Food Logistics

OCT 2014

Food Logistics serves the entire food supply chain industry with targeted content for manufacturers, retailers, and distributors.

Issue link: http://foodlogistics.epubxp.com/i/399109

Contents of this Issue

Navigation

Page 13 of 39

COOL INSIGHTS 14 OCTOBER 2014 • FOOD LOGISTICS www.foodlogistics.com B Y L A R A L . S O W I N S K I COOL INSIGHTS T he pace of expansion in the cold chain sector remains full speed ahead. A number of signifcant developments are supporting grow- ing fresh and frozen food ship- ments, both within the U.S. and internationally. Containerized ocean carriers are adding more reefer capacity while cold storage providers continue building out their network, particularly near key ports. Preferred Freezer Services (PFS) is one company in the midst of expansion domesti- cally and abroad. The New Jersey-based cold storage provider added to its presence in Chi- na with the opening of a third facility located in Tianjin last year. Two other facilities are located in Shanghai and another Asian facility opened in Vietnam in 2010. In June, PFS opened its seventh cold stor- age facility in California, a 250,000 square- foot facility in San Leandro, near the Port of Oakland. The facility features an oversized truck yard, 23 dock doors, and three different temperature zones to accommodate a range of products under one roof. "Our existing and new customer demand in San Francisco Bay Area for additional cold storage space has continued to grow over the last three years and we are thrilled to finally be able to meet those requests," said CEO John Galiher. The company also expanded in South Florida with a new Miami facility in July, bringing the number of facilities in the state to four. Boasting 9 million cubic feet of stor- age space, the facility is located near all major roadways and can perform on-site inspections as well as packing and labeling services. PFS's newest project got underway this spring in Richland, Wash., the first PFS cold storage facility in that state. Once it is complet- ed in 2015, it will be the largest public refriger- ated warehouse in North America and the larg- est single cold storage facility built at one time in the world, according to the company. Specifically, "The completed facility will stand at 120 feet tall. It will cover 455,000 square feet with 313,000 square feet dedi- cated to automated freezer space," said PFS. Furthermore, the freezer facility will be automated with robotic cranes rather than human-operated equipment. The new facility is sited near an existing railroad spur. The track system will provide 207 miles of pallet support and will have the capacity for 50 rail cars per day. Meanwhile, South Carolina's Port of Charleston is betting additional cold chain capacity will help it attract more business and heat up competition with its rival, the Port of Savannah. In September, AGRO Merchants Group opened a new cold stor- age facility near the Port of Charleston that offers 121,000 square feet with 14,000 pallet positions along with USDA meat import and export inspection services and eight 24-hour blast freezing cells. The new facility more than doubles the cold storage capacity in the Charleston market. "In some respect, we are taking a risk by coming to a market like this because we are putting a lot of pallet positions in a space that's going to be competing with a more mature market in Savannah," said Chris Hughes, president of AGRO Merchants Group, in an interview with Charleston's The Post and Courier. "But I happen to think that, because of all the things the port has to offer here, and the fact that our customers have told us, 'Hey, we really want to be in Charleston,'…we think it's a really good spot for us." Indeed, the Charleston area is seeing an uptick in cold storage projects. New Orleans Cold Storage received $12 million from the South Carolina Ports Authority towards an expansion project of its facility in North Charleston, while Lineage Logistics announced in June that it plans to move for- ward on a 340,000-square-foot refrigerated warehouse project in Palmetto Commerce Park, located near the Port of Charleston. Jim Newsome, president and CEO of South Carolina Ports Authority, noted, "The port is experiencing strong growth in the refrigerated container business; the addition of Lineage's cold storage and blast freez- ing facility provides Charleston with the increased capabilities necessary to meet the needs of this important cargo segment." Lineage is just as busy on the U.S. West Coast. In March, Lineage and Baker Cold Storage broke ground on a new facility near the Los Angeles-Long Beach port complex, which is slated for completion next spring. The facility will eventually accommodate roughly 54 million pounds of food, with 2 million pounds of food transloaded daily. Last month, Lineage opened a new 226,000 square-foot facility in Santa Maria, Calif., that spans more than 10 acres and sup- ports the region's agricultural production. ◆ Cold Storage Expansion Stays Brisk 14 OCTOBER 2014 • FOOD LOGISTICS www.foodlogistics.com Preferred Freezer Services' newest cold storage project is located in Richland, Wash. Once com- pleted, it will be the largest public refrigerated warehouse in North America.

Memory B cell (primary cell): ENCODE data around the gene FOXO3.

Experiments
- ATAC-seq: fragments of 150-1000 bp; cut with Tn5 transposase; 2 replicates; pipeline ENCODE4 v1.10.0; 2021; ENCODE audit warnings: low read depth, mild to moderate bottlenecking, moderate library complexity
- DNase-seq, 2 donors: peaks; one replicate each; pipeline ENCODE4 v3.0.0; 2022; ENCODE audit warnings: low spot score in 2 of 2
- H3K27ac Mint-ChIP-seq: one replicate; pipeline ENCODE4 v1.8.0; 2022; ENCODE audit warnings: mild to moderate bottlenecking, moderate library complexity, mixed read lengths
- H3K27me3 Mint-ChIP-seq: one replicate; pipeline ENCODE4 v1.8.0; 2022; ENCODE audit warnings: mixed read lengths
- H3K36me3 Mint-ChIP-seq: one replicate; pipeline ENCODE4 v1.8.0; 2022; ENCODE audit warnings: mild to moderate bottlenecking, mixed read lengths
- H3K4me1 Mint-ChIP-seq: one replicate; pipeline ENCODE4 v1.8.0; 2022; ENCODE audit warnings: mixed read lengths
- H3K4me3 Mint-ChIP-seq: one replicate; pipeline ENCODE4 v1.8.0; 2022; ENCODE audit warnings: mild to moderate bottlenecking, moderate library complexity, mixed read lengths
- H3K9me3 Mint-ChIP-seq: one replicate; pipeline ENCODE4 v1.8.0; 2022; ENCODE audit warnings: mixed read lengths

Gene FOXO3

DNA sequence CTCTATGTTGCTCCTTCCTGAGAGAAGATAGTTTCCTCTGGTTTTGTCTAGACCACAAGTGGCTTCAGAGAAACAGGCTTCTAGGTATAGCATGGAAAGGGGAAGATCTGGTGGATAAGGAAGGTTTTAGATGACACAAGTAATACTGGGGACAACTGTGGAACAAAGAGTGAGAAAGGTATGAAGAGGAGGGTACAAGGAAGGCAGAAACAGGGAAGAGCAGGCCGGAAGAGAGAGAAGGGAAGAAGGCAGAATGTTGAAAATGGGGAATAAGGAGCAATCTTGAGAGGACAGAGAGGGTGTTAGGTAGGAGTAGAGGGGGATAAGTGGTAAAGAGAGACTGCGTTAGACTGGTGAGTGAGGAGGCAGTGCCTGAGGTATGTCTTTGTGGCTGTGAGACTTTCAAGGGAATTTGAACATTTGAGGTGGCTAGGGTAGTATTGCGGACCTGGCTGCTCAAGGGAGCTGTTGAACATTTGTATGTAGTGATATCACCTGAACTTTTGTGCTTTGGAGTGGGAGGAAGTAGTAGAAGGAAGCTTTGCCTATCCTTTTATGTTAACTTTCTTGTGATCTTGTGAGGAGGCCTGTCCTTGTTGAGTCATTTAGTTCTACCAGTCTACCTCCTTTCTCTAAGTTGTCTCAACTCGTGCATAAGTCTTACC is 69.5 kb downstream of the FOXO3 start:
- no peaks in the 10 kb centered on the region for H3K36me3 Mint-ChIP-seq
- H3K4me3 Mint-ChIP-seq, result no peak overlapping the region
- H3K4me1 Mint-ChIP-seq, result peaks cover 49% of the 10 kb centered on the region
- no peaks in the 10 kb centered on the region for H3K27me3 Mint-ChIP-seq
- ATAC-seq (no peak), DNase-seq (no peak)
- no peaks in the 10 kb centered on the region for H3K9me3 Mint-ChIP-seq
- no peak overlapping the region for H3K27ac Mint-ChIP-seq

Articles in this issue

Archives of this issue

view archives of Food Logistics - OCT 2014